Thursday, February 8, 2007

Mozilla source code contribution!

I'm happy to report that I've being finding more time lately to work on patches to fix Thunderbird accessibility issues. In fact...

My first patch finally went into the mozilla codebase today!

First the technical bits...

The patch makes an email message's graphical status indicators accessible. These indicators include things like read/unread status which is normally a small or large green dot. To achieve this I implemented GetCellValue for the XUL tree view (part of the nsITreeView interface, implemented in a C++ class known to tbird developers as msgDBView). Implementing GetCellText to return text for these status indicators would have created conflict between the text and the graphical icon. Implementing GetCellValue provided a way for the accessibility infrastructure to query for a textual representation of the various status areas (which I added to nsXULTreeitemAccessible::GetName).

The patch touched the following modules: accessible, dom, mail, mailnews.

Now the fuzzier bits...

I can't say enough about how welcoming this community has been to me, and it has been an absolute joy working with them. I think as I began my Thunderbird work I was too hesitant to seek help from the community for fear that I would draining valuable resources, but that perspective has changed and I think I can really help out here in the long term. That will probably have to wait however as it appears I am soon going to be doing some ARIA work, in particular, dojo accessibility! I'll post something on that later.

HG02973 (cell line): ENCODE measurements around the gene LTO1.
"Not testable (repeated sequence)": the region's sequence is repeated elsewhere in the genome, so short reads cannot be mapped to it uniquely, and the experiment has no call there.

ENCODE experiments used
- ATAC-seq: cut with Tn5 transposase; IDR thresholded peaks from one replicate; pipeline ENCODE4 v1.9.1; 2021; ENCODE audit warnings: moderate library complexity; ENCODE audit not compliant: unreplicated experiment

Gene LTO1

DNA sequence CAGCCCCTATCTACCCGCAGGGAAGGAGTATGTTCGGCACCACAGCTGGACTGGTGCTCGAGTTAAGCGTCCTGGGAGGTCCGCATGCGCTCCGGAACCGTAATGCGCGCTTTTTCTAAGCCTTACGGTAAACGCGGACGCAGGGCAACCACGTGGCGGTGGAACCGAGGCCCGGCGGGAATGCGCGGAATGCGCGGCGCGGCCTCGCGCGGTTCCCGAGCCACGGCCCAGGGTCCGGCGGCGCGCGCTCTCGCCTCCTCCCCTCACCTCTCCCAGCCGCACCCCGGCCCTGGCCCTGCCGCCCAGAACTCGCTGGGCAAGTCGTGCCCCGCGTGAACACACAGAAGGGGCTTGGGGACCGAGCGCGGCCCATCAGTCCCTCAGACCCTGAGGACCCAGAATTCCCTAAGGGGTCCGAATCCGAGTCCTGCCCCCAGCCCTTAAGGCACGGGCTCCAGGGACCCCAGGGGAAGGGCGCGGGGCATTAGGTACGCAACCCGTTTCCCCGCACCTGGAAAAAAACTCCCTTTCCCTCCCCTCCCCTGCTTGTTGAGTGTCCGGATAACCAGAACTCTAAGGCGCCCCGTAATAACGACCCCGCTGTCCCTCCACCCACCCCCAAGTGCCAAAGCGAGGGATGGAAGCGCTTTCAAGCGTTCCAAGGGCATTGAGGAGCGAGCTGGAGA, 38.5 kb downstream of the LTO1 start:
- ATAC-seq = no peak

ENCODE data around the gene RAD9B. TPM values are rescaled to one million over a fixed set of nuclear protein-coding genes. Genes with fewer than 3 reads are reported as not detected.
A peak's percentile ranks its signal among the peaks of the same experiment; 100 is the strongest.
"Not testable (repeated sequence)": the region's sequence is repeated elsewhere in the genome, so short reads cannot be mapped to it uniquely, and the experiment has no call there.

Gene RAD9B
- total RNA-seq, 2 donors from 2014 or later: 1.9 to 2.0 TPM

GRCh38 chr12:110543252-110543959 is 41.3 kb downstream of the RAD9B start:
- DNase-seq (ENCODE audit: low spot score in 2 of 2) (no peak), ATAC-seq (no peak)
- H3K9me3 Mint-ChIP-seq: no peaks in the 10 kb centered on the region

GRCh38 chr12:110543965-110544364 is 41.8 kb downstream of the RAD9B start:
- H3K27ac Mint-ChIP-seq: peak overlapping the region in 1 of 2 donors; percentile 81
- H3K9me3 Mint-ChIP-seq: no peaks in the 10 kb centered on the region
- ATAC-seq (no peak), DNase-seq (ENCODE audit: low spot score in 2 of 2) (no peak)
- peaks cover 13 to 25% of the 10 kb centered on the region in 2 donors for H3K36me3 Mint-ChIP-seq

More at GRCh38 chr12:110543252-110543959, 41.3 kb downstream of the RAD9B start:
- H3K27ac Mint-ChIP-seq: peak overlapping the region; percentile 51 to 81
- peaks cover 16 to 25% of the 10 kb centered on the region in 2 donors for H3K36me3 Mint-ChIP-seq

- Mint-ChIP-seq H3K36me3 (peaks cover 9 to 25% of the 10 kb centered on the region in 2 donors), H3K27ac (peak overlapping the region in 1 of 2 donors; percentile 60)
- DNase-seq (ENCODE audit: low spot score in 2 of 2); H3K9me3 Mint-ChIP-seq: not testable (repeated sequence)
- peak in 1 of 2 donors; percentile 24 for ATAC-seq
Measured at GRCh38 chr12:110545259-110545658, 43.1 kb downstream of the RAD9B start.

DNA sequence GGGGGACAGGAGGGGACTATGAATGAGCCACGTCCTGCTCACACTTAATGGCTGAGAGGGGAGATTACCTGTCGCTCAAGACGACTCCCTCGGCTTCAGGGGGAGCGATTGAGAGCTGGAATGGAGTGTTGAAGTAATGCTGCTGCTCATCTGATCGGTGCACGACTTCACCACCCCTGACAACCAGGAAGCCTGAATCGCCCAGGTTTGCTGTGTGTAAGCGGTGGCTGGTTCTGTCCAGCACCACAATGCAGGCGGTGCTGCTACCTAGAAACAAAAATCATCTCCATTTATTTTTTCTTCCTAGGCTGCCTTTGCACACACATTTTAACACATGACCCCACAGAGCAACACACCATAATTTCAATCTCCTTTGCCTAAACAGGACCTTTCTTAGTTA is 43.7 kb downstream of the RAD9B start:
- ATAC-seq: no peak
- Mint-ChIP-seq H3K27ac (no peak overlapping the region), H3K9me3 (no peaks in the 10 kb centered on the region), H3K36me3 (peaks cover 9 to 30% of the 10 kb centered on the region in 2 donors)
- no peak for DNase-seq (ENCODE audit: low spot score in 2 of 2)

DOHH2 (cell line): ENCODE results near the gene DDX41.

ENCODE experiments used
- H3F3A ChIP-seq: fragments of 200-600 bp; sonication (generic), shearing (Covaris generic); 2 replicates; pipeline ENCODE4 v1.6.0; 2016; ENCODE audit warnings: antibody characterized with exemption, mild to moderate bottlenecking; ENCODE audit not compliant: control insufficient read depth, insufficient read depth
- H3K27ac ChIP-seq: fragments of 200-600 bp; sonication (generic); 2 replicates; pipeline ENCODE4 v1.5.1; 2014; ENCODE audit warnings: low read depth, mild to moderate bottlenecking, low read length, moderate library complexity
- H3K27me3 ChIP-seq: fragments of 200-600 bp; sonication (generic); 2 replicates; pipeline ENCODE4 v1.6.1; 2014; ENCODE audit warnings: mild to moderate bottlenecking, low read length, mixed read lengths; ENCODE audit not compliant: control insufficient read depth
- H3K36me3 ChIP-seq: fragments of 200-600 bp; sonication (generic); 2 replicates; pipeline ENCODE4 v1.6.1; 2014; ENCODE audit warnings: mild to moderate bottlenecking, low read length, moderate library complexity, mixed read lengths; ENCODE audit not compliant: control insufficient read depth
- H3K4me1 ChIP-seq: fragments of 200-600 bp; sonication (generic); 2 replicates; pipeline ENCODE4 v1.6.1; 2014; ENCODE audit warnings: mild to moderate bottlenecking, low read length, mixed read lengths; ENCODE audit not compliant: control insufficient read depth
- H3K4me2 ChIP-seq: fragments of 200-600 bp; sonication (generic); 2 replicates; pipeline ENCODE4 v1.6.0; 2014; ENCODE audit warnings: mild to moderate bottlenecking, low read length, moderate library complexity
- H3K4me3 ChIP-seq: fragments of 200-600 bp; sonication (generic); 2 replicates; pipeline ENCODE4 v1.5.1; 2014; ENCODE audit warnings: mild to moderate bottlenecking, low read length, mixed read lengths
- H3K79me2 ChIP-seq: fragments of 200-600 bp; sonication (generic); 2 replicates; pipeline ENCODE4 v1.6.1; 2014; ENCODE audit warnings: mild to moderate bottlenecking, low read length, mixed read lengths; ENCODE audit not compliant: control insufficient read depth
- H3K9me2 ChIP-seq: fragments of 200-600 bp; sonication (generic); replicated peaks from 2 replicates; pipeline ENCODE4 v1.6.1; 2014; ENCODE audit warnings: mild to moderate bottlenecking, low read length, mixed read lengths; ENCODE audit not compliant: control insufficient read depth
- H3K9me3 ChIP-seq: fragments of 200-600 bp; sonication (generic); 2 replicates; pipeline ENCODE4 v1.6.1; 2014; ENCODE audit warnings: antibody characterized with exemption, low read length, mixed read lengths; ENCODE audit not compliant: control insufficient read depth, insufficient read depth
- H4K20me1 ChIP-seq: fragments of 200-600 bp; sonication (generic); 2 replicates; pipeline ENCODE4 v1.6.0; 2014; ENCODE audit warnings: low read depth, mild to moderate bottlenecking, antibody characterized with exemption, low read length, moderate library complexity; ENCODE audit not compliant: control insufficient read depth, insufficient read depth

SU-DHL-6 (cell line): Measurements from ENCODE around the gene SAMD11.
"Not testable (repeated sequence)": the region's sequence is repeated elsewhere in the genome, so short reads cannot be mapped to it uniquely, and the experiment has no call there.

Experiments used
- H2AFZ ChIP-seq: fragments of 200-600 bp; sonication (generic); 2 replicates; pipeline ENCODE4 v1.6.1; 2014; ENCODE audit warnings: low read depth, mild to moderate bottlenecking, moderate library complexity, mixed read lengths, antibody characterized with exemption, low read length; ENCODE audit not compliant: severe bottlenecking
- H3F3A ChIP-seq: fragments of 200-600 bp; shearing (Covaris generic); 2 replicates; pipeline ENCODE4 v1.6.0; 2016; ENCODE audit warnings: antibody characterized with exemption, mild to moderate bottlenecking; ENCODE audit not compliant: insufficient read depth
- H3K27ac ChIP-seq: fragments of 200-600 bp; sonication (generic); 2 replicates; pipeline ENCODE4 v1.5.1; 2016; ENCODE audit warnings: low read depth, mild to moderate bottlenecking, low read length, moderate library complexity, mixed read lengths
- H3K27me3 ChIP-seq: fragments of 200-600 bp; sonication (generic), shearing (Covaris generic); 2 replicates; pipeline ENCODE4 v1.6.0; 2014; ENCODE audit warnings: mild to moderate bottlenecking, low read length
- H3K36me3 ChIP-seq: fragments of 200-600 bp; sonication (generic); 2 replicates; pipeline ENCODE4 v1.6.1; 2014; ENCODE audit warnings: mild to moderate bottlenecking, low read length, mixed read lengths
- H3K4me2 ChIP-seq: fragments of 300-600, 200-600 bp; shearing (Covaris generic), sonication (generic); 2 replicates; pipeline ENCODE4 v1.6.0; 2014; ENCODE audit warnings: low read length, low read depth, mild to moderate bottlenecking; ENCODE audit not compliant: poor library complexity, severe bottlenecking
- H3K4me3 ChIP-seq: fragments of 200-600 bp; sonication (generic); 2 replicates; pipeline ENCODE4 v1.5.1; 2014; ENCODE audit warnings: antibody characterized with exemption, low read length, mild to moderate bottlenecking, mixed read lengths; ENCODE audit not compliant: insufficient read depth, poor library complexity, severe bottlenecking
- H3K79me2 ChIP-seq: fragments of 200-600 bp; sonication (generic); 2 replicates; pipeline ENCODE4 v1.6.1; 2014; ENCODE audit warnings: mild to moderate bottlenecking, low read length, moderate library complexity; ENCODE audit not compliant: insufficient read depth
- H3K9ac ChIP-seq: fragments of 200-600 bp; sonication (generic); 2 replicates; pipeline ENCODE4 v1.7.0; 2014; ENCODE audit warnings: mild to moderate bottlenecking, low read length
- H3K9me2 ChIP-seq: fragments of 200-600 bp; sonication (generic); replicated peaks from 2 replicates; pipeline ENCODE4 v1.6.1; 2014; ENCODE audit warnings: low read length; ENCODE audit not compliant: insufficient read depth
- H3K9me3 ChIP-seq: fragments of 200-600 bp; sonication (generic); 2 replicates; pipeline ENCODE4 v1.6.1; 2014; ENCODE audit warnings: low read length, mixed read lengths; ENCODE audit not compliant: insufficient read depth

For me, this was a really interesting first bug fix.

2 comments:

davidb said...

Oh! Before I forget, I should just mention that the very first bug I worked on (a thunderbird crasher bug) appeared to be a nasty intermittent bug related to the accessibility pointer caching mechanisms. Looking back it was probably a foolish bug for me to choose as it turned out to be really fiddly to debug. Anyways, it ended up just "going away" on its own and was closed as WFM, or "works for me". Good riddance!

I've dug into a few more bugs now (posting patches), and it has been really interesting learning about XUL, XBL, XPCOM and the design of the Mozilla codebase in general. I'm fixing more Mozilla bugs of course, but I'm not blathering on about every one. Although we'll see what happens with the pesty asynchronous delete + focus event bug...

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